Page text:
The courts of justice (and genuinely independent experts) are as signed the roles of primarily an organizer and coordinator of these pro cedures. The optimal bankruptcy rules and the reforms proposed in this sphere most often rely on the application of efficient self regulation mechanisms, where the process’ outcome is determined by the results of bidding and by market forces, and is not reduced to arbitrary deci sions of the judicial and legal agencies (or the executive authority, when it intrudes in this sphere). The bankruptcy rules as such, as well as the competition procedures to which these rules are applied, limit the sphere of activity and the powers of the judicial agencies.
The expansion of these powers seems especially dangerous in situa tions when the arbitrage courts actually depend on the regional or fed eral administration. Thereby the opportunities for interested parties to influence the process’ outcome through direct bribing or the proposals “to trade services” are also expanded44.
Thus, in a case when proceedings in bankruptcy are initiated with the goal of property redistribution, delegating extensive powers to the bankruptcy commissioner at the initial stages (while the grounds for initiating such proceedings are being investigated) may result, as shown by experience, in a situation when CEOs, with their own gains in mind, “increase the defendant’s insolvency”.
In a number of instances, an important role can be played by factors associated with political engagements (thus, representatives of judicial agencies, especially the “older generation” judges, are quite often op posed to transfers of large enterprises into the hands of foreign owners, “oligarchs”, etc.)45. Instead of being an instrument for economic recov ery, bankruptcies become simply a tool for achieving transient political goals.
Bankruptcy regulation existing in some countries with nascent finan cial markets impose strong limitations on the real opportunities that can be opened not only by auction bidding, but also by bilateral compro mise settlements between the participants (earlier, much attention has been given to the important place they occupy, e.g., in the US bank ruptcy practices). It is symbolic that negotiations between creditors and the CEOs of a bankrupt company do not play any serious role not only in many transition economies, but also in the countries of South East Asia46. It is these procedures, vastly limiting the performance of compe tition mechanisms, that open the ways for “external pressure”, corrup tion and inefficient administration.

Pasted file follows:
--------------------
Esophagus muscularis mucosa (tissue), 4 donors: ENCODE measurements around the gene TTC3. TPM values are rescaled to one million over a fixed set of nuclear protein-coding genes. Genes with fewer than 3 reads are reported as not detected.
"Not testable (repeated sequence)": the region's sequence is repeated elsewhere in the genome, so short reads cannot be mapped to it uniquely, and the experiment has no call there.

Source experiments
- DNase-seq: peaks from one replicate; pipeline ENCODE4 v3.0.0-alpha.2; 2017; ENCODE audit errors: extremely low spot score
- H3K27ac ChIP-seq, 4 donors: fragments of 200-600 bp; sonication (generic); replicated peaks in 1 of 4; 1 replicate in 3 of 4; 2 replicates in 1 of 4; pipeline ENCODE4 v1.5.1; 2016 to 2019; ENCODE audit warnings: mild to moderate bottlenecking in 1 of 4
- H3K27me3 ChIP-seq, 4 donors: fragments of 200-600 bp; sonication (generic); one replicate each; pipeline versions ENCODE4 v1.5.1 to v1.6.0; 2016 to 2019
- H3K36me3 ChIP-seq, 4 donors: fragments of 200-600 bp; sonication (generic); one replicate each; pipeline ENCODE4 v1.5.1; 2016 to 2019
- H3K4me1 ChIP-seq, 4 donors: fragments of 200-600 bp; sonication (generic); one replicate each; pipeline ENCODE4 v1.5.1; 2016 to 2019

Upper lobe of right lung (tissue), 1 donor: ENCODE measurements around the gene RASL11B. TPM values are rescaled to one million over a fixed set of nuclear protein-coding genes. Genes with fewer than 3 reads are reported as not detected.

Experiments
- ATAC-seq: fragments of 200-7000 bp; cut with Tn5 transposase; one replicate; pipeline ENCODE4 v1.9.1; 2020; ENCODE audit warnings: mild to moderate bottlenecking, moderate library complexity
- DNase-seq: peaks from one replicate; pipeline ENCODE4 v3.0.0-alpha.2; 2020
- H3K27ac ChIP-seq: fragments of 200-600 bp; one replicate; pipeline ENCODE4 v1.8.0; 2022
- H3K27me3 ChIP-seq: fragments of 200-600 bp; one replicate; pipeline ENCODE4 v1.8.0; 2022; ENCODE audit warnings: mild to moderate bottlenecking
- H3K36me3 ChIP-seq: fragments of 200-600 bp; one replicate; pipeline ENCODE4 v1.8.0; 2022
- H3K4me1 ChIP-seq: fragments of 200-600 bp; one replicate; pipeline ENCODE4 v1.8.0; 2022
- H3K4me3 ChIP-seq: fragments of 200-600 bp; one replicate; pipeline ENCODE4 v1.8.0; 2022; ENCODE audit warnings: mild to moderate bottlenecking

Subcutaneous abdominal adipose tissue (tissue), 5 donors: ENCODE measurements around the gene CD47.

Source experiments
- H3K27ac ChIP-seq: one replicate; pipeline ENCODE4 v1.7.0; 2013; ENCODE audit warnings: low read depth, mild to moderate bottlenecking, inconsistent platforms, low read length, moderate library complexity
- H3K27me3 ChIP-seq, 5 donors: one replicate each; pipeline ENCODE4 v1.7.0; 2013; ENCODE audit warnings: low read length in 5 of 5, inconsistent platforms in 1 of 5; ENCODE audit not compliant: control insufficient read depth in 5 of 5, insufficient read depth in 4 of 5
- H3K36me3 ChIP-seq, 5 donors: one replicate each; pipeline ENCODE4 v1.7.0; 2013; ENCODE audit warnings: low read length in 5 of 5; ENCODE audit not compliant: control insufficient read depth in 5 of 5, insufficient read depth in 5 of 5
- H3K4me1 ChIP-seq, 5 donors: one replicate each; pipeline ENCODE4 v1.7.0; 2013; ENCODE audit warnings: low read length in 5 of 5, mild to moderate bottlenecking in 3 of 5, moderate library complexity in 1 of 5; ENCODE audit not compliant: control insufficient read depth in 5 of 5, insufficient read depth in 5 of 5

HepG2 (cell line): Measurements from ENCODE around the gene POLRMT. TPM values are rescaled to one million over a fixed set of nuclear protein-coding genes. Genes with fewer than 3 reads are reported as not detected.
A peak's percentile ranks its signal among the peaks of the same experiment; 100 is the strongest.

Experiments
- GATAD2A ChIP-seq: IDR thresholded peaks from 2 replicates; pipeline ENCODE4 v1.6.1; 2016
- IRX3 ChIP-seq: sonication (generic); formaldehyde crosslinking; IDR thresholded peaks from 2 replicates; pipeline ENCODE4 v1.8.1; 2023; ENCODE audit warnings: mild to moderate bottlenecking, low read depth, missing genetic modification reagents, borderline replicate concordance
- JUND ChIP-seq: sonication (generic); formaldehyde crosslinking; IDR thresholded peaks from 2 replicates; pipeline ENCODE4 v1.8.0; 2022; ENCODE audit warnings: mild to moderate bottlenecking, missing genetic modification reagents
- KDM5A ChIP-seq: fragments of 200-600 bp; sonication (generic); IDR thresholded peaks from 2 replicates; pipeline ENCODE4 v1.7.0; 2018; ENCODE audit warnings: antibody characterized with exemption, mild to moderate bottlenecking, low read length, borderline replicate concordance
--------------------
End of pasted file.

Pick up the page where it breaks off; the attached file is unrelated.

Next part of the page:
An optimal functioning of property rights must imply, in particular, an efficient protection of a bankrupt company’s property from misappro priation. It has already been noted (see Section 1) that even in a devel oped economy there may appear incentives for the CEOs of a company on the verge of bankruptcy to withdraw the largest possible part of its assets. Therefore, one more function of the judicial authorities would be to actively and carefully protect this company’s property from covert plundering. This task becomes even more important in countries with economies in transition where, due to the imperfection of legislation designed to regulate property rights and to inefficient control mecha The opportunities for arbitrary administrative decisions become even greater when fac tors like a company’s (or enterprise’s) “social significance” are made relevant in the course of these procedures. By compiling special “social significance lists”, the imple mentation of the strategy pursued not by the third, but already by the second (executive) authority, as well as the partied hiding behind it, can be made easier.
See, e.g., Claessens S., S. Djankov, D. Klingebiel “Financial Restructuring in East Asia:
Halfway There” in: “Resolution of Financial Distress: An International Perspective on the Design of Bankruptcy Laws” ed. by S. Claessens, S. Djankov, A. Mody. World Bank:
Claessens, Djankov, Klingebiel, 2001.
nisms, asset withdrawal begins long before the initiation of bankruptcy procedures.
This factor is also responsible for the widespread practice of “pre meditated bankruptcies”, when the CEOs (often performing, in fact, the functions of a company’s owners), having withdrawn much of its assets, resort to bankruptcy procedures in order to get rid of their arrears of payments due to the State and private partners. In such situations, the judicial authorities, naturally, are unable to recover (in full) the money due against these liabilities, the economic structures having become emptied from inside47.
The problem associated with asset withdrawal from companies prior to premeditated bankruptcies is, certainly, far broader than the issues discussed here, and requires a special study. Still, we should like to note three points that have a direct bearing on bankruptcy procedures.